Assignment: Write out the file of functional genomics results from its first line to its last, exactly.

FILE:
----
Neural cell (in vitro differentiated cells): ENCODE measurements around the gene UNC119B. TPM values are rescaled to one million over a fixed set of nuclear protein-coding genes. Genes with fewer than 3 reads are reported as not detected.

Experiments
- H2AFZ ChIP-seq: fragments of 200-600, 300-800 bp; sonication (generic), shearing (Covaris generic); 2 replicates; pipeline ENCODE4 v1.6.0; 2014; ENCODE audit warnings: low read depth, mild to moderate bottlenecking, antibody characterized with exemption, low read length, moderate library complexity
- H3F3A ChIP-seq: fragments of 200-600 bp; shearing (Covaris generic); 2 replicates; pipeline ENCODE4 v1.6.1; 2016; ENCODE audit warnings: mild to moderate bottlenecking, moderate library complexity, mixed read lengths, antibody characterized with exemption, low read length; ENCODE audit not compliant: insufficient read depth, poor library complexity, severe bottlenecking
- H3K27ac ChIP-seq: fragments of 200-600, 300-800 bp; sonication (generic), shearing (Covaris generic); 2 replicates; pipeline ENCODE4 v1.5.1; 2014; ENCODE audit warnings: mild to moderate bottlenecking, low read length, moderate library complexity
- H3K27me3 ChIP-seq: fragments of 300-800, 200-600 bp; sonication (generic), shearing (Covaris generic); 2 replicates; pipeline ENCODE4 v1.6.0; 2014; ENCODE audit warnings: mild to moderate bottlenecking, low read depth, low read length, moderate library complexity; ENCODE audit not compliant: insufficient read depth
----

Neural cell (in vitro differentiated cells): ENCODE measurements around the gene UNC119B. TPM values are rescaled to one million over a fixed set of nuclear protein-coding genes. Genes with fewer than 3 reads are reported as not detected.

Experiments
- H2AFZ ChIP-seq: fragments of 200-600, 300-800 bp; sonication (generic), shearing (Covaris generic); 2 replicates; pipeline ENCODE4 v1.6.0; 2014; ENCODE audit warnings: low read depth, mild to moderate bottlenecking, antibody characterized with exemption, low read length, moderate library complexity
- H3F3A ChIP-seq: fragments of 200-600 bp; shearing (Covaris generic); 2 replicates; pipeline ENCODE4 v1.6.1; 2016; ENCODE audit warnings: mild to moderate bottlenecking, moderate library complexity, mixed read lengths, antibody characterized with exemption, low read length; ENCODE audit not compliant: insufficient read depth, poor library complexity, severe bottlenecking
- H3K27ac ChIP-seq: fragments of 200-600, 300-800 bp; sonication (generic), shearing (Covaris generic); 2 replicates; pipeline ENCODE4 v1.5.1; 2014; ENCODE audit warnings: mild to moderate bottlenecking, low read length, moderate library complexity
- H3K27me3 ChIP-seq: fragments of 300-800, 200-600 bp; sonication (generic), shearing (Covaris generic); 2 replicates; pipeline ENCODE4 v1.6.0; 2014; ENCODE audit warnings: mild to moderate bottlenecking, low read depth, low read length, moderate library complexity; ENCODE audit not compliant: insufficient read depth